Five tips that help you speed up any Linux computer
If you love to play games, you need to squeeze as much performance out of your Linux based computer as possible. Fortunately, it is easy to do so. Read this quick guide to discover five little known tips.
1. Boost wireless signal strength
Most of us play online games, right? Then, to minimize latency, you should use a wired Internet connection. However, this may not always be possible, especially for people who use their laptops as gaming machines, and don't want to sacrifice their portability.
Still, you can quickly boost wifi range, and thus significantly improve your gaming experience, by adding a $20 external antenna to the laptop. You will also need an adapter like this, but it's only going to cost a few dollars. The process is easier than you think; here's a guide that will help.
2. Trim the GRUB
Most people install several Linux distros on their computers. Some of them will even install Windows alongside Ubuntu, for example, and that is okay. However, a dual (or multiple) boot setting will trigger the GRUB bootloader, which can increase boot time by up to 30 seconds.
To fix this problem, open the grub file in your favorite text editor, and then set the GRUB_TIMEOUT variable to 5 for five seconds, etc. Or, set it to zero to disable the countdown for good.
3. Clean up the startup list
As you can probably tell, the bigger your application startup list, the slower your computer's speed. Not to mention that most of those apps will stay in the computer memory at all times, diminishing its free memory resources.
If you use Ubuntu, you are already familiar with its user friendly "Startup Applications" tool. Fire it up, and then remove all the apps that aren't needed. "Personal File Sharing" isn't used by most people, for example; I am sure that you can find several programs that don't need to be executed each and every time you start your computer.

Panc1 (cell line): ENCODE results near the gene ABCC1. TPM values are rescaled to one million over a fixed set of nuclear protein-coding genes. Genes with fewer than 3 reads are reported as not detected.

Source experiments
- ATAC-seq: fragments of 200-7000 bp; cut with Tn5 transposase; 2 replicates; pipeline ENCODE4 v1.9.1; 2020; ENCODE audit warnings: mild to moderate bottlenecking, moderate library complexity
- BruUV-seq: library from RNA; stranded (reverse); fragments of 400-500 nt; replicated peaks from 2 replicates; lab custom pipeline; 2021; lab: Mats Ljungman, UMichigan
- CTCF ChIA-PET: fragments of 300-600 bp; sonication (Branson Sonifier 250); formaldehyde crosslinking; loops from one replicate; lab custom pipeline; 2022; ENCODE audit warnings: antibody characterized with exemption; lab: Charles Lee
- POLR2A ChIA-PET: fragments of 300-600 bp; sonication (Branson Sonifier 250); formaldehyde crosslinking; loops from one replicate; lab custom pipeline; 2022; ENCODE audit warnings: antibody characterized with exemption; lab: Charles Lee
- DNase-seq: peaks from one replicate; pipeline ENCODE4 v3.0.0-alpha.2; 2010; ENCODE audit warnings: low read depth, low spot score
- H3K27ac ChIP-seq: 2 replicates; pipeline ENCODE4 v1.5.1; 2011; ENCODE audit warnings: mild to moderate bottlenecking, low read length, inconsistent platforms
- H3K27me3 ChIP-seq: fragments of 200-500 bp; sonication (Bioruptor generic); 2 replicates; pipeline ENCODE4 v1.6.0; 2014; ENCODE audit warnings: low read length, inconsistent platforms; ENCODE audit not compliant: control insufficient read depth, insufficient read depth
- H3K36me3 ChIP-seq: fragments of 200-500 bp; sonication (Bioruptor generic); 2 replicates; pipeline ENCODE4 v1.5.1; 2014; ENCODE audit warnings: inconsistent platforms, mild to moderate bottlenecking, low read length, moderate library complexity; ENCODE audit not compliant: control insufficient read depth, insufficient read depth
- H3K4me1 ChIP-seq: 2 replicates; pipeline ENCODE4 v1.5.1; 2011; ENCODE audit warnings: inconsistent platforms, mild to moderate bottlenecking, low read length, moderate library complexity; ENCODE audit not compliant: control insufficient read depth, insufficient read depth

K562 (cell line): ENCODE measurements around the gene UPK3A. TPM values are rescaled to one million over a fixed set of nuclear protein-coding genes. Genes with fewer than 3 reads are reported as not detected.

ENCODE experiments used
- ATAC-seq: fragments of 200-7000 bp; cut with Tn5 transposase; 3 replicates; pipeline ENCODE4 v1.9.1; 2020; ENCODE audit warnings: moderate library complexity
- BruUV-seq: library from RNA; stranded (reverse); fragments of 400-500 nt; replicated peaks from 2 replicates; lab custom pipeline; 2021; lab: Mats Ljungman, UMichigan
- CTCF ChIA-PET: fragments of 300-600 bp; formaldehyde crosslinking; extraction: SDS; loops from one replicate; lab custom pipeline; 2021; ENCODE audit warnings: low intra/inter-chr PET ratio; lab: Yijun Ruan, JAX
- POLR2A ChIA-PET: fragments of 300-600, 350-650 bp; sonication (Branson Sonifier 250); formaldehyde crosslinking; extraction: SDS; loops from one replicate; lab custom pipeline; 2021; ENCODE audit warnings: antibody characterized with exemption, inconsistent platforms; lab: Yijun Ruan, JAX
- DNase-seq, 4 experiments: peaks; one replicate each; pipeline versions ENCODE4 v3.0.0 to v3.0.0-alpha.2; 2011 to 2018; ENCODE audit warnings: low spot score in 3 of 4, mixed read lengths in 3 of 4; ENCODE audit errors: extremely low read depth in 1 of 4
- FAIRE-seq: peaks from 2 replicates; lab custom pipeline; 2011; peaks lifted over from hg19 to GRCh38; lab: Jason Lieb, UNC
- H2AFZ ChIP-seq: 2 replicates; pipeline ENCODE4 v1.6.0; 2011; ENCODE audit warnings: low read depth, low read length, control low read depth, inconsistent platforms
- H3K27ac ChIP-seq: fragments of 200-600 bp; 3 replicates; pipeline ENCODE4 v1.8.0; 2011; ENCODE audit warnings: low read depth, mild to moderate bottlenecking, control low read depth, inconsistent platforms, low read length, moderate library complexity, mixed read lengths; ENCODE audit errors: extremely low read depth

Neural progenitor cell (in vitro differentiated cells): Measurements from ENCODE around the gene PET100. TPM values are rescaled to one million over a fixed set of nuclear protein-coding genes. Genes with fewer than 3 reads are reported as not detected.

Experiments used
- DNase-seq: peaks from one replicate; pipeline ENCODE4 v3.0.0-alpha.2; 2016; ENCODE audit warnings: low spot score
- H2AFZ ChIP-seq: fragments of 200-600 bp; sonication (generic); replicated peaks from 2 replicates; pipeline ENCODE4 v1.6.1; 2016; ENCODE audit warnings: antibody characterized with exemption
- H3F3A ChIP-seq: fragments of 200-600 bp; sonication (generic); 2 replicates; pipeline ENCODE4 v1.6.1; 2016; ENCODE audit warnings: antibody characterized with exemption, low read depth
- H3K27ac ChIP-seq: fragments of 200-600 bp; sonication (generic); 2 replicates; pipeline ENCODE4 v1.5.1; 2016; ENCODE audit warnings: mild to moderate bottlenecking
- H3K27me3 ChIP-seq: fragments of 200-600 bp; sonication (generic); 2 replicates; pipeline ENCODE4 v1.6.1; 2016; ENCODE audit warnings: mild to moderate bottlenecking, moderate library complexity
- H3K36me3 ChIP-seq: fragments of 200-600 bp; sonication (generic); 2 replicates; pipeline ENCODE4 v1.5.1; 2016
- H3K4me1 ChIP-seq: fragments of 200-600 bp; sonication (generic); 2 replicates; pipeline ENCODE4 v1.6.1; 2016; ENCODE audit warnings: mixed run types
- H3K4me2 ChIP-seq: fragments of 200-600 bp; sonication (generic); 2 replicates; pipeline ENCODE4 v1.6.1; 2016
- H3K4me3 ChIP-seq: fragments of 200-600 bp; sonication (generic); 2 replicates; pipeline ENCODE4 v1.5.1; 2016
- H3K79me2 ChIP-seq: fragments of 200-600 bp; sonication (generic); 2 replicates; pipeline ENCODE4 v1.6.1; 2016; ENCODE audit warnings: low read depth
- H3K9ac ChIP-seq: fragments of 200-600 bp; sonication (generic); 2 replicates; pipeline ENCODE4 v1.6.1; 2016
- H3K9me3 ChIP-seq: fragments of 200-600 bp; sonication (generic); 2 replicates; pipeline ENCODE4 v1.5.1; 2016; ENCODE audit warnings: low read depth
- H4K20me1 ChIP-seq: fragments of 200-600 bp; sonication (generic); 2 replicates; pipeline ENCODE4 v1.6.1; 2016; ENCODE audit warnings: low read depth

4. Patch the kernel
This solution is a bit more extreme, I know. However, several Linux enthusiasts have built programs that make the entire process a breeze.
My favorite kernel optimization package is Kolivas' patchset. Give it a try and I guarantee that your computer will feel much snappier after you run the patch.
5. Use lightweight Linux apps
Aren't you glad to know that there are lots of applications that do similar jobs in the Linux universe? This allows us to pick the ones that are perfect for the job, without using more resources than needed.
So, start testing applications that have been built for slower machines. They may not look that pretty, but they'll help free CPU and memory resources, leaving more of them for your favorite games. You could use XDM as your display manager, for example. KDM is a bit nicer, I agree, but it needs much more RAM.
If you want to squeeze every drop of performance out of your PC, you could even switch to a lightweight distro such as Puppy Linux. Its size is around 300 MB, so you'll save quite a bit of hard drive space as well.
I hope that you like these tips. They are guaranteed to work, and they'll surely improve your gaming experience.